Parking the bus, an upward trajectory and beating Manchester United in the age-old rivalry

Alex Malone casts an eye over the pivotal upcoming game against Manchester United and explains exactly why, this time, it feels different.


It is the Premier League game of the season. It’s always the game of the season. It’s us against ‘them.’

The team that throughout football history has battled us for supremacy and ownership of the accolade ‘Greatest Team in England.’

Whichever way you look at it, these two clubs are light years ahead of everyone else when it comes to trophies won.

Forget your Man Citys, your Arsenals and your Chelseas. Only two teams have dominated English football so consistently through a hundred years of history.

While it’s true that neither team can be crowned league champions this season, the fixture remains of vital importance.

With Liverpool in their best position—and form—of the season in terms of Champions League qualification, a win at Old Trafford would go a long way to assuring it.

But somehow, this one feels like it means much more than that. It feels like a pivotal game in the respective development of the two clubs.

 

Second season syndrome

LIVERPOOL, ENGLAND - Saturday, October 14, 2017: Liverpool's Mohamed Salah and Manchester United's Phil Jones during the FA Premier League match between Liverpool and Manchester United at Anfield. (Pic by David Rawcliffe/Propaganda)

After finishing above United last season, doing the same again this season—in Mourinho’s fabled ‘second season’—would send a real statement of intent.

The media’s obsession with Mourinho and his ‘second season’ has been a real irritant. They’d just about crowned United champions before a ball was kicked.

Even recently, with City now champions elect, and Liverpool the form team playing truly scintillating football, the pundits are still at it. “City first, United certainties for second…”

And yet, rather annoyingly, the turgid, negative football on display from Mourinho’s team does indeed see them maintain occupancy of second place.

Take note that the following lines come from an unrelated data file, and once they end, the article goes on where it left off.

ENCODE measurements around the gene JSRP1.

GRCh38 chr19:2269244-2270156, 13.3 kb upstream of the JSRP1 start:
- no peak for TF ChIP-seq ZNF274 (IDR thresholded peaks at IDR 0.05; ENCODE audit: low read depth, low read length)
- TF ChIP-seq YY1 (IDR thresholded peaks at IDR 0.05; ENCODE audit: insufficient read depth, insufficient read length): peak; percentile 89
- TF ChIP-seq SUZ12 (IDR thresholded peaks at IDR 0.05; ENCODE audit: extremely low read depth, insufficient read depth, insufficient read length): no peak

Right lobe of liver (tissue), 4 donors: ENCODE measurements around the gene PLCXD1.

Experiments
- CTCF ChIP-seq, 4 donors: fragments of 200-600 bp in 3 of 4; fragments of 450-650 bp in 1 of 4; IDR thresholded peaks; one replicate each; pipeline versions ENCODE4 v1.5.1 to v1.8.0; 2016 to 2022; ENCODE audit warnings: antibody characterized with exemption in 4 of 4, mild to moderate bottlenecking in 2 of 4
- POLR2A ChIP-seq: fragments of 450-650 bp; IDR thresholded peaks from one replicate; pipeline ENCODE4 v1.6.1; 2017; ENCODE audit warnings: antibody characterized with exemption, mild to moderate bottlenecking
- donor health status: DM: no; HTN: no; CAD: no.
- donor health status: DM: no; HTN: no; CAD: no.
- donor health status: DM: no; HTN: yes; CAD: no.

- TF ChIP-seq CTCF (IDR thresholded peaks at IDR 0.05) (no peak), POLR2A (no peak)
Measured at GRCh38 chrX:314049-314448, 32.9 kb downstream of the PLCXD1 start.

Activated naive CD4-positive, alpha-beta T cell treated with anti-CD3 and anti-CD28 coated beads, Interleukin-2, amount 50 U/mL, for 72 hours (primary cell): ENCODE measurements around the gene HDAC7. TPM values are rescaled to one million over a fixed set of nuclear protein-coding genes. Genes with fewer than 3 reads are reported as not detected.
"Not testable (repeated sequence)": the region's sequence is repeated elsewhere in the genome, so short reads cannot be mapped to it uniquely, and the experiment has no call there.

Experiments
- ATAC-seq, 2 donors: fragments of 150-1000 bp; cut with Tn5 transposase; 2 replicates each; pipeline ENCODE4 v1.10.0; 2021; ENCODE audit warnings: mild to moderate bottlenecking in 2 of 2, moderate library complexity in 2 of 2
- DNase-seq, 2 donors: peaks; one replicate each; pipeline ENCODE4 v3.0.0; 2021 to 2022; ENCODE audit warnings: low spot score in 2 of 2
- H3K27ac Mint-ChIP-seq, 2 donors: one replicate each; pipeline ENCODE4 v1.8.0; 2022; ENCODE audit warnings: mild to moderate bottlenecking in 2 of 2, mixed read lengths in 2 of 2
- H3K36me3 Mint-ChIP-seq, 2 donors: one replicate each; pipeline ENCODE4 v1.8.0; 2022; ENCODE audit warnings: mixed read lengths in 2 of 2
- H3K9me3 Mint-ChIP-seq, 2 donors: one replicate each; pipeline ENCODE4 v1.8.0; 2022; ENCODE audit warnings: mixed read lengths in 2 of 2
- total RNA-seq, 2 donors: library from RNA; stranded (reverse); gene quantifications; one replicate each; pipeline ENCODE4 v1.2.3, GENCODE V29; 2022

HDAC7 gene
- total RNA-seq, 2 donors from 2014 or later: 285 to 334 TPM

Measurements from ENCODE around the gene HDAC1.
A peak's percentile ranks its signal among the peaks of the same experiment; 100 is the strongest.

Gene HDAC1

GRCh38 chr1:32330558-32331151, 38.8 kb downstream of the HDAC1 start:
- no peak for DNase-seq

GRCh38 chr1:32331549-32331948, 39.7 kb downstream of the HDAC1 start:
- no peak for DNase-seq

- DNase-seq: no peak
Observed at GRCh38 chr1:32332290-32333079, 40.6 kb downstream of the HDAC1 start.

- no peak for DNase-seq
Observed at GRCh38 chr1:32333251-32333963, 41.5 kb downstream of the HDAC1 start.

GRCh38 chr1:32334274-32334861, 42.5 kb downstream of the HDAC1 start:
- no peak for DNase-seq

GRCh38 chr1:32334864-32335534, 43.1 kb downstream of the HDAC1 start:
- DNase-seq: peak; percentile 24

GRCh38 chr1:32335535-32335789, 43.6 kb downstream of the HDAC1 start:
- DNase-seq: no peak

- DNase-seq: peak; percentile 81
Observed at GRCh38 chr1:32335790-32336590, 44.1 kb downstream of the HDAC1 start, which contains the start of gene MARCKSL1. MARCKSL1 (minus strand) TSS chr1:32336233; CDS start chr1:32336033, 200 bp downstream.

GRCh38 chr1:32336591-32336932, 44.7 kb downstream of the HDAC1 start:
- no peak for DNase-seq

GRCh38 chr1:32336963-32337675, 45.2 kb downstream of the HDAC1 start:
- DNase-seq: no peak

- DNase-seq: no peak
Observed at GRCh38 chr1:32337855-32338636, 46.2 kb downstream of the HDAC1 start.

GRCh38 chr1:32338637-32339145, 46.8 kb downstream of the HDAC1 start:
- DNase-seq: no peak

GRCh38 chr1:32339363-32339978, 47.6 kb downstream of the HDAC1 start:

As fantastic as we’ve played at times this season, the Reds are yet to displace them.

We need to change that. Surely a team playing like an expensively assembled Stoke City can’t finish ahead of a team with one of the finest front threes in world football right now? Can they?

In the reverse fixture at Anfield, United’s approach took the definition of parking the bus to a whole new level of mind-numbing tedium.

But, as Mourinho tends to far too often, he got away with it. We may have to endure it again this weekend.

 

Almost perfect

LIVERPOOL, ENGLAND - Saturday, October 14, 2017: Liverpool's manager Jürgen Klopp and Manchester United's manager Jose Mourinho before the FA Premier League match between Liverpool and Manchester United at Anfield. (Pic by David Rawcliffe/Propaganda)

With United drawing 2-2 with Palace on Monday heading to the 90th minute, I was pleased for more than just the obvious reason of them dropping points.

Had the score held it would have meant that Mourinho would have had to win the game at Old Trafford to avoid being behind us in the table with so few games remaining.

When the third goal went in during injury time, I could almost visualise Mourinho’s change of mindset… “a draw at home with Liverpool will now suffice.”

With that late winner, there’s now not a snowball’s chance in hell of Mourinho going toe-to-toe with us. A draw will do him very nicely and he won’t care what size double-decker bus he uses to get it.

But I have a sneaking suspicion that this time, playing that way, he might regret parking one bus too many.

 

Fearless front three